Like Fitness Loft Columbus on Facebook               

MON-THURS  5:00AM - 10:00PM
FRI  5:00AM - 9:00PM
SAT-SUN  7:00AM - 8:00PM

Fat and Happy

Here’s the skinny on fats! Fat does not make you fat. In fact, you need to eat fat in order to lose fat. Taking in the proper amount of healthy fats is necessary to achieve proper body composition, whole-body health and long term weight control and management. They provide essential fatty acids, keep our skin soft, deliver fat-soluble vitamins, and are a great source of energizing fuel. Good fats are good for you, the key is understanding the difference between “good fats” and “bad fats”.

TRANS FATS- BAD!!! THESE SHOULD BE AVOIDED!

Trans fats occur naturally in some animal products, but they're most often produced during a process used to make unsaturated fats easier to cook with. They are most often found in processed foods (any food that is not in its natural state). Trans fats are "bad" fats that increase the risk of cardiovascular disease, raise unhealthy LDL cholesterol levels, lower healthy HDL cholesterol levels, and they are a dieter's enemy.

Avoid foods that have been cooked in partially hydrogenated oils. When reading food labels if it says “partially hydrogenated”- do not buy it! Another buzz word is “enriched” (that’s a fancy way of saying modified)- just say no! Trans fats are found in margarines, shortenings, crackers, packaged snack foods, fried foods and commercial baked goods. Be careful- it may say 0g of trans fats on the nutrition label so make sure to check the ingredient list!

FatandHappy1
SATURATED FATS- EAT SPARINGLY (less than 10% of your total calories)

Saturated fats come mainly from animal products. These unhealthy fats can raise total cholesterol and increase your risk for cardiovascular disease and type 2 diabetes. Foods high in saturated fats include high-fat cheese, meat, butter, cream, eggs and whole milk. “Good” saturated fats would be real butter, grass-fed meats, cage-free eggs and virgin coconut oil.

UNSATURATED FATS- GOOD!!!! (20-35% of your total daily calories)

Unsaturated fats include polyunsaturated fatty acids and monounsaturated fats. Both mono- and polyunsaturated fats, when eaten in moderation (and used to replace saturated or trans fats), can help lower cholesterol levels and reduce your risk of heart disease. They also help control blood sugar levels and appetite (both of these contribute to reaching and maintaining a healthy weight).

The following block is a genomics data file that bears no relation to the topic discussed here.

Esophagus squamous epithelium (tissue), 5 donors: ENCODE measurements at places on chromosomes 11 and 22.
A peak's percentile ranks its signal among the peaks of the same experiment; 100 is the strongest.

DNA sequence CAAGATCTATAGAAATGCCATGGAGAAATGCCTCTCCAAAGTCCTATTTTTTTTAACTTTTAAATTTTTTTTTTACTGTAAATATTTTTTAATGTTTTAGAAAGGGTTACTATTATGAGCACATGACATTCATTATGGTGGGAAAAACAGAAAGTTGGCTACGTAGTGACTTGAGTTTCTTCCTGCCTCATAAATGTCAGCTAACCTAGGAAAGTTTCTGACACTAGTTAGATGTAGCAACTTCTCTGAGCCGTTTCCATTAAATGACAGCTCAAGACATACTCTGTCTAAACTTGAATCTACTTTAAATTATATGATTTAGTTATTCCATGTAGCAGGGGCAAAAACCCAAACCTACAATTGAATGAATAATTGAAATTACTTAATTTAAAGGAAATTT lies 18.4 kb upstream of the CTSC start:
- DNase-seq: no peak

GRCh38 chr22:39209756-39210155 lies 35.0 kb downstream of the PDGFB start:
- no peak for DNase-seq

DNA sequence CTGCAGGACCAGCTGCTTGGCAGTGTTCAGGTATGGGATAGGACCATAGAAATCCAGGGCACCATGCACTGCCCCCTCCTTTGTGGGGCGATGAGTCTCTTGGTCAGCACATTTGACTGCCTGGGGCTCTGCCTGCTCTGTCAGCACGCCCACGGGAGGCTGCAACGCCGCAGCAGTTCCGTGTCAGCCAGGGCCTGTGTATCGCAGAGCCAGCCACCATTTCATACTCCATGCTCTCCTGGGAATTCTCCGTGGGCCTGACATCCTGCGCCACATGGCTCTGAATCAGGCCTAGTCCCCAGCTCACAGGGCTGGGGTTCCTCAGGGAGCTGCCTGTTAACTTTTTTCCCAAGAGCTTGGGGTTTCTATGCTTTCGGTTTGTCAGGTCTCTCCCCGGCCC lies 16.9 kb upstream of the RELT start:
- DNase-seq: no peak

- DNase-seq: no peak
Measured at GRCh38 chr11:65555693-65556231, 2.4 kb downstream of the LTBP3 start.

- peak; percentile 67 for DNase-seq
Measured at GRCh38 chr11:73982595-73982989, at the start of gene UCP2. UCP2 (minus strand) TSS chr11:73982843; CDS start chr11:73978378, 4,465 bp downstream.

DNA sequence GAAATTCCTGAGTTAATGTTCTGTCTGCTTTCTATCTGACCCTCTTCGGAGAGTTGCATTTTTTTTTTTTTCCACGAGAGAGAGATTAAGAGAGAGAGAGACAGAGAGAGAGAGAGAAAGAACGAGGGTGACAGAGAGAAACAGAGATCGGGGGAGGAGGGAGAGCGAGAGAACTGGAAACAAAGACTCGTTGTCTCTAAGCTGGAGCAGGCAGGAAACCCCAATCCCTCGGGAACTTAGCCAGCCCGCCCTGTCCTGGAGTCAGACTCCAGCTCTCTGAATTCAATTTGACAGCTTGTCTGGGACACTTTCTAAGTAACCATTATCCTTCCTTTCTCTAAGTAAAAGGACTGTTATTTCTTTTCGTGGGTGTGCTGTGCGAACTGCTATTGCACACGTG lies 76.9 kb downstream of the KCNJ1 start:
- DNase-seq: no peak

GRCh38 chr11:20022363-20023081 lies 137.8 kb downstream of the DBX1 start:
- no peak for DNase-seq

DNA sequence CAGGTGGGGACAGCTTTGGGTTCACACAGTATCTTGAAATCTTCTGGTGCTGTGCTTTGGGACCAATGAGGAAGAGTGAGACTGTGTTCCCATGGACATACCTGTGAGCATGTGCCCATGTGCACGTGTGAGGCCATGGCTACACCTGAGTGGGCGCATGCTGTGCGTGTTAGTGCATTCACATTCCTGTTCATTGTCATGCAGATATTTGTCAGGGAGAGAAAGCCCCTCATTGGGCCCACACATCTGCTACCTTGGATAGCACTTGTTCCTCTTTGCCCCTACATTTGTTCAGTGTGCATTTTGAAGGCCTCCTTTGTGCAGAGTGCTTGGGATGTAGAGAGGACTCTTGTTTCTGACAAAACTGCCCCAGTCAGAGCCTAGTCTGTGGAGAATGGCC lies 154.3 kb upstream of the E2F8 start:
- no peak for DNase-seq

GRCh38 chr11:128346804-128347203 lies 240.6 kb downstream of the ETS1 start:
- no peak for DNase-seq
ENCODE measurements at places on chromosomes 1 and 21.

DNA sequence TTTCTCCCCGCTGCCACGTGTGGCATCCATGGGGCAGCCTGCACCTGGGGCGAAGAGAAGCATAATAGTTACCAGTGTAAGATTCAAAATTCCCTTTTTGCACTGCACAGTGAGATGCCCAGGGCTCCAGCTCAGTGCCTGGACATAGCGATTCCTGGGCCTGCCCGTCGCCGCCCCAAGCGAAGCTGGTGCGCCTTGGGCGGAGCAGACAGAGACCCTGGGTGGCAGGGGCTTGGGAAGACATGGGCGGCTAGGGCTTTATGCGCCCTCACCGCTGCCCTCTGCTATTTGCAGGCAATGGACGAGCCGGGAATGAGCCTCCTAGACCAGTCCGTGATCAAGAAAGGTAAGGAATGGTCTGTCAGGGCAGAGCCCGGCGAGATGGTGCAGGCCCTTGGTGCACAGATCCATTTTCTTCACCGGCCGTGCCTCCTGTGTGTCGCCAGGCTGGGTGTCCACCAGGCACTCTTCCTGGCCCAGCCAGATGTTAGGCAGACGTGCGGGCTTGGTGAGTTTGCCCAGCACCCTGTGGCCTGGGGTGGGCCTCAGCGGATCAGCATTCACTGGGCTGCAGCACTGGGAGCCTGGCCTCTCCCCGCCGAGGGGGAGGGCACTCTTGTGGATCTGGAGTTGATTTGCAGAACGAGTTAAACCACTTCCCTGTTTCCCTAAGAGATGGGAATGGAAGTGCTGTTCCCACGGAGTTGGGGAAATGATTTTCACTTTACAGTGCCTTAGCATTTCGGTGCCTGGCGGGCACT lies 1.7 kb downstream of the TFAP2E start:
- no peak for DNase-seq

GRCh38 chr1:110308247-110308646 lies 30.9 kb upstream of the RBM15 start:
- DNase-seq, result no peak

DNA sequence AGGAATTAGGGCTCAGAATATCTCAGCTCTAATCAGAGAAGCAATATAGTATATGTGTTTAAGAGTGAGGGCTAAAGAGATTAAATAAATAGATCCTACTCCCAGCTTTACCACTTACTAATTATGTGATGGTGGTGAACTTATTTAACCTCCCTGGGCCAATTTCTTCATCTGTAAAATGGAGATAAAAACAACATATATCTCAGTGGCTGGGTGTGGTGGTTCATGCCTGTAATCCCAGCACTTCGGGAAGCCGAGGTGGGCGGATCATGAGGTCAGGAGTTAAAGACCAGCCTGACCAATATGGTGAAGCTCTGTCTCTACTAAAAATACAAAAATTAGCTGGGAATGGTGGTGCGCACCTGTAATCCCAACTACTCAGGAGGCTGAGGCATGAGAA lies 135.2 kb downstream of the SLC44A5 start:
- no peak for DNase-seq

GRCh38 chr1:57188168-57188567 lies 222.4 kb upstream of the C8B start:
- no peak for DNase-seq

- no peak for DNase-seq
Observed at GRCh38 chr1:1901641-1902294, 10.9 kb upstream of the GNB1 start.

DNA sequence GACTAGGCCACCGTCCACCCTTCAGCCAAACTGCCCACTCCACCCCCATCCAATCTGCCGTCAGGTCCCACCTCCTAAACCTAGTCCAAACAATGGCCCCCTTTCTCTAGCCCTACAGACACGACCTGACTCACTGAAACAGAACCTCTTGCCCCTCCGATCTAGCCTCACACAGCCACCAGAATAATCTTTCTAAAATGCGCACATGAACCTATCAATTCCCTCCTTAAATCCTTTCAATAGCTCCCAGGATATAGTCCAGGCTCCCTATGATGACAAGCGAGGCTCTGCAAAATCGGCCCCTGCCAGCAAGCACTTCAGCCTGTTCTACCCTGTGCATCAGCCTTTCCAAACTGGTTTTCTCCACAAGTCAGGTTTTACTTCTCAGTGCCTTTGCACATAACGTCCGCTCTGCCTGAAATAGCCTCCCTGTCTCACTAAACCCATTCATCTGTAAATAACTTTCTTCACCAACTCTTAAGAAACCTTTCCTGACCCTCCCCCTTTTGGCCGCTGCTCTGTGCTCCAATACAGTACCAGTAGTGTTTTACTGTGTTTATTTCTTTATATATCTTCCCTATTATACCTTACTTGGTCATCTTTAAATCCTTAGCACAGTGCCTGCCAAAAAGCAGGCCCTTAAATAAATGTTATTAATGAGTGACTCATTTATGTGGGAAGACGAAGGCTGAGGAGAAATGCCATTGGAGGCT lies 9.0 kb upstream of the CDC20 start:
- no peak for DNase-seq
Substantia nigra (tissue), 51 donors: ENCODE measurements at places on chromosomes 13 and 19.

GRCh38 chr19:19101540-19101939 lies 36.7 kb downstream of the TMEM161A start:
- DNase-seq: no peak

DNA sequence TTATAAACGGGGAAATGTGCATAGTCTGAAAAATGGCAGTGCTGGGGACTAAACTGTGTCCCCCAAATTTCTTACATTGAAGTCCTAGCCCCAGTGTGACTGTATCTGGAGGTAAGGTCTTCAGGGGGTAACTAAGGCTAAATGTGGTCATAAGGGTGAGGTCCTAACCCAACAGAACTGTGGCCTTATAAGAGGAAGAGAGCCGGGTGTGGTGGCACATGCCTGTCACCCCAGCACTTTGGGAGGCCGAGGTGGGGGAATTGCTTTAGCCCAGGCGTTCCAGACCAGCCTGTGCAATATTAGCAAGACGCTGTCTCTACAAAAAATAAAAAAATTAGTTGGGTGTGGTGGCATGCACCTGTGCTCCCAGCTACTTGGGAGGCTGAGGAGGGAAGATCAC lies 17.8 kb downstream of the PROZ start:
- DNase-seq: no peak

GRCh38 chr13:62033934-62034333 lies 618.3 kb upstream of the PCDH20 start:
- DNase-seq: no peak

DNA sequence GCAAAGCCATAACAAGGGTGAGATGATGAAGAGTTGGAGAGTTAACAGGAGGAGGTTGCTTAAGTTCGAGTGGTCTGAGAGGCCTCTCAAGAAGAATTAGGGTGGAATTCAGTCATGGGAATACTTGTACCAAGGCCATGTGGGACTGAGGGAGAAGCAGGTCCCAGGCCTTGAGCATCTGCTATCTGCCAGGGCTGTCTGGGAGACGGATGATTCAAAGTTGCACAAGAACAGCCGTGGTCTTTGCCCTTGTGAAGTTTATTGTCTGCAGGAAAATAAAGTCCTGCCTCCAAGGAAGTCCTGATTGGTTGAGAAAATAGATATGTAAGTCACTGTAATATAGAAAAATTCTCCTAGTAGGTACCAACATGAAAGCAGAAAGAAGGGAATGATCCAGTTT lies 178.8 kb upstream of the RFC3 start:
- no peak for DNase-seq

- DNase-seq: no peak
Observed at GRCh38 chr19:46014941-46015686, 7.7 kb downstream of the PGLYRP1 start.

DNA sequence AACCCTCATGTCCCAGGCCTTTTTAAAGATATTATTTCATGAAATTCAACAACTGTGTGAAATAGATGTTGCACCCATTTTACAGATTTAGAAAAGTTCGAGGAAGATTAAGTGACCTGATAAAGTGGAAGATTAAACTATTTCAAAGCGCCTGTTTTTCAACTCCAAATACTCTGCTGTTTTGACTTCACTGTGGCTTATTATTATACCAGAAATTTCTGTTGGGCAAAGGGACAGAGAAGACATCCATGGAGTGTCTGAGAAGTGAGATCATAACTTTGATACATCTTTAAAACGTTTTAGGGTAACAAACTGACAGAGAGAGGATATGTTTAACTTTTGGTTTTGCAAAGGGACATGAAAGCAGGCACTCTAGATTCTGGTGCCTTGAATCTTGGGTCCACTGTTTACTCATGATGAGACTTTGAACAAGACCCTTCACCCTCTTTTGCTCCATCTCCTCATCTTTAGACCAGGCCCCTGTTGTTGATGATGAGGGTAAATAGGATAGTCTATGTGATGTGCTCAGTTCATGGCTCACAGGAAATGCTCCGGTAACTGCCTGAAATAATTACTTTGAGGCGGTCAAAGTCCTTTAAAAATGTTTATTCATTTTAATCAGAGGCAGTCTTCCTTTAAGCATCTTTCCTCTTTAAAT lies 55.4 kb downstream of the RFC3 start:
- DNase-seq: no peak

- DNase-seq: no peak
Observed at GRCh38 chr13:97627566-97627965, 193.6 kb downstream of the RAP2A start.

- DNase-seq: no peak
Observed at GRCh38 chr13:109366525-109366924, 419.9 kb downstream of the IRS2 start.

Polyunsaturated Fats

Polyunsaturated fats can be found in fish, most vegetable oils, nuts, nut butters, flaxseed and seeds. These fats can improve cholesterol levels, triglyceride levels and reduce the risk of developing cardiovascular disease and type 2 diabetes. Eating polyunsaturated fats will also keep you feeling fuller longer.

Omega-3s are a type of polyunsaturated fat. These are popular because of their potential heart-health benefits as well as all the other benefits from polyunsaturated fats in general. Omega-3s are found in fatty fish (salmon, trout, catfish, mackerel), as well as flaxseed and walnuts. Fish contains the most effective, "long-chain" type of omega-3s. The American Heart Association recommends eating 2 servings of fatty fish each week.

Monounsaturated Fats

Monounsaturated fats are diet-friendly and heart-healthy fats found in foods such as olive oil, peanut butter, nuts and avocados. They are also thought to reduce the risk of heart disease. Monounsaturated fats are typically liquid at room temperature but solidify if refrigerated.

Let’s look at this label for Almond Butter. It would fall into the “good” category.

    FatandHappy2_copy1

To summarize, most nutrition experts recommend getting at least 20-35% of your daily calories from fat. Be vigilant about making sure the fats you include are coming from unsaturated fats- nutritious whole foods (avocados, nuts, fish), healthy oils, and some saturated-fat indulgences (real butter, cream, meats, coconut).

 

If you have any questions please contact Colleen at colleen@fitnessloftcolumbus.com or stop by The Wellness Center at The Fitness Loft.

Colleen Proctor has a degree in Exercise Science from The Ohio State University. She has her Performance Enhancement Specialist Certification from The National Academy of Sports Medicine, Pilates Reformer certification from Balanced Body, and specialized training and certifications in group fitness. 


Comments